What Can Brown Do For You Today? Battle Brown Ale
The first bottle of each was skunked. (Damn it.) After driving back to TJ's, cursing a blue streak and calmly--calmly, I say--talking to management, I got a replacement of the Mission St., then replaced the Newcastle at the liquor store I purchased it at with slightly more discussion. (It should come as no shock that a small-time liquor store would be less interested in replacing beer than Trader Joe's.)
Both were poured 15 minutes from refrigerator-cold, in an approximation of cask temperature.
The scent was the same; the color was nearly the same. The taste, however, was quite different. There was a strange flatness on the "crest" of the Mission St., a strange disappearance of flavor, whereas the Newcastle tasted "brown" the whole way through the sip. The alcohol was more pronounced in the Mission St. (which is 5.7% ABV to Newcastle's 4.7% ABV), whereas the Newcastle tasted nuttier. Neither had strong hops nor cloying sweetness.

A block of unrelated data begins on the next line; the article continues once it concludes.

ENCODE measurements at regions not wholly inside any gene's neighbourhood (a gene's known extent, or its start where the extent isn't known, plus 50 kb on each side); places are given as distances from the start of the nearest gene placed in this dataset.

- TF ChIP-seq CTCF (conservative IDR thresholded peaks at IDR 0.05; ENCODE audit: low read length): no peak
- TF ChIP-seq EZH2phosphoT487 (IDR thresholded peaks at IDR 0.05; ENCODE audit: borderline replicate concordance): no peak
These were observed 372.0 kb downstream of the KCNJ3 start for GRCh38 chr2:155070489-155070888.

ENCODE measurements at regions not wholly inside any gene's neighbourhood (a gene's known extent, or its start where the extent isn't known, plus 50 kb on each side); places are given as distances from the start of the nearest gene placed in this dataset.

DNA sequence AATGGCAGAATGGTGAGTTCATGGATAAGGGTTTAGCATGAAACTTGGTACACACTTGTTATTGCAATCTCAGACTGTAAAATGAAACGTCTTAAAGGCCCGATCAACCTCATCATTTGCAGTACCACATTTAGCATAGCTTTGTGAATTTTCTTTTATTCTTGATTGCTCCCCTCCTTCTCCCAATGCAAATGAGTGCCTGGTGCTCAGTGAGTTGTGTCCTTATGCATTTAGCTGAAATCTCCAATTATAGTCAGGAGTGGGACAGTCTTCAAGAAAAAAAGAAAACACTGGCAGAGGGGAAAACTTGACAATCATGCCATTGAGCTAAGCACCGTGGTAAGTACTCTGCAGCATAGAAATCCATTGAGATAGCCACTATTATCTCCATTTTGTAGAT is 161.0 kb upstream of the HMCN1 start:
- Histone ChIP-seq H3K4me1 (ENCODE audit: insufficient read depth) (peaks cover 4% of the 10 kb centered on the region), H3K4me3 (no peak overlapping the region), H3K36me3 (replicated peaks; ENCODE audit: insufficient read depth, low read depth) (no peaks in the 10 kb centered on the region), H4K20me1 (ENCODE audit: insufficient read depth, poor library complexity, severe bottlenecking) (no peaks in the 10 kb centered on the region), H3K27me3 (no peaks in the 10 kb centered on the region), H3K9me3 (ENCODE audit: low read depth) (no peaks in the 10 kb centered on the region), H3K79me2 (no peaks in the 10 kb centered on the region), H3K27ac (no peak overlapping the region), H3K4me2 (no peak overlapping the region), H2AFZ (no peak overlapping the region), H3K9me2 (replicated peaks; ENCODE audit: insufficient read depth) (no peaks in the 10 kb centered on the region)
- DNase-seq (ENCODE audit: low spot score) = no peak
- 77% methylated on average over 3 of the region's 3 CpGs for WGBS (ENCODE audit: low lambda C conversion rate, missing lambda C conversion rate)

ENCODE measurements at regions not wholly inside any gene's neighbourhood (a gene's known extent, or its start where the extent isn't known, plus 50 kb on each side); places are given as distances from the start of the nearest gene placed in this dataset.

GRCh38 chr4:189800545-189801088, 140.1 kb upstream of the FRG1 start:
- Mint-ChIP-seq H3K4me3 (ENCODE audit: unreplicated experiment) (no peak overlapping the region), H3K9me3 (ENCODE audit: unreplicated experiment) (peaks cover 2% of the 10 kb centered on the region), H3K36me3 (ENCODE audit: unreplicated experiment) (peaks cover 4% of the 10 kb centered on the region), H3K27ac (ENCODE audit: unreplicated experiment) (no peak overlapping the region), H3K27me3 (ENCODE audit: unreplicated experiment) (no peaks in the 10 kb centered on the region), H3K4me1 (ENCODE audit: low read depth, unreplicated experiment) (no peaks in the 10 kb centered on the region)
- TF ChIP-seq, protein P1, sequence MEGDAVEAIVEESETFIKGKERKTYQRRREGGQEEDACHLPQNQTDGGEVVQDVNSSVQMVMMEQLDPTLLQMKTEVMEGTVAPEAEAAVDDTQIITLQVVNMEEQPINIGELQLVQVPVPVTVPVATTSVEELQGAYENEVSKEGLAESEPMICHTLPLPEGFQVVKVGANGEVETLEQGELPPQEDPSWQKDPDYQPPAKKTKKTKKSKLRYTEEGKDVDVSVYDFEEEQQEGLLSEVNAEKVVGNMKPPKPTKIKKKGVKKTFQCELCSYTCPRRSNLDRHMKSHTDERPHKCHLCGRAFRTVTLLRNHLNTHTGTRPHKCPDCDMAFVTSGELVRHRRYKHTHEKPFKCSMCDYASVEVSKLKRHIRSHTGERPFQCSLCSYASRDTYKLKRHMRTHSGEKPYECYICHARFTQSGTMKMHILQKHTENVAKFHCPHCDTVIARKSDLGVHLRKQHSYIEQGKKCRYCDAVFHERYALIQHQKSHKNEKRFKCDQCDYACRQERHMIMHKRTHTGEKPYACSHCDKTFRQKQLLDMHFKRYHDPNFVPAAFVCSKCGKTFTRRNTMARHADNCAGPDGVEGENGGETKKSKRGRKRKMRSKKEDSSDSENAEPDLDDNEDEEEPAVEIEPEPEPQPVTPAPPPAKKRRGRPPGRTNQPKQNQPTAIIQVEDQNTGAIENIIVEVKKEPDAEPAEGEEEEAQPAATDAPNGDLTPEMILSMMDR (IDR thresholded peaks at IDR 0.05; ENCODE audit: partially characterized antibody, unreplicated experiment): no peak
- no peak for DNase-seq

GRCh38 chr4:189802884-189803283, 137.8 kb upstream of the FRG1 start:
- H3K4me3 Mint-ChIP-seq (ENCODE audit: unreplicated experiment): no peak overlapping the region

Most people I've talked to who've had both talked about Mission St. being a better value due to its low price. While it is a low price--a bomber (22 fl. oz. / 650 mL) is $1.99--the large bottle of Newcastle (18.6 fl. oz. / 550 mL) was only $2.69. Though that's more expensive by nearly 60%, I don't feel the Newcastle was a bad bargain, and I didn't exactly shop around; I just went to the nearest corner liquor store.
Would I drink both? Absolutely. Would I make a special trip to Trader Joe's to buy Mission St. Brown Ale over Newcastle Brown Ale, which I can buy from practically any liquor store in the county? No.
Let me close by asking--nay, beseeching--the local Orange County Bräumeister and Bräumeisterinnen to please, please, please make a brown ale. The Bruery's Black Orchard was as close as I've found in OC; if anyone knows any differently, let me know. I'd love to have a local option.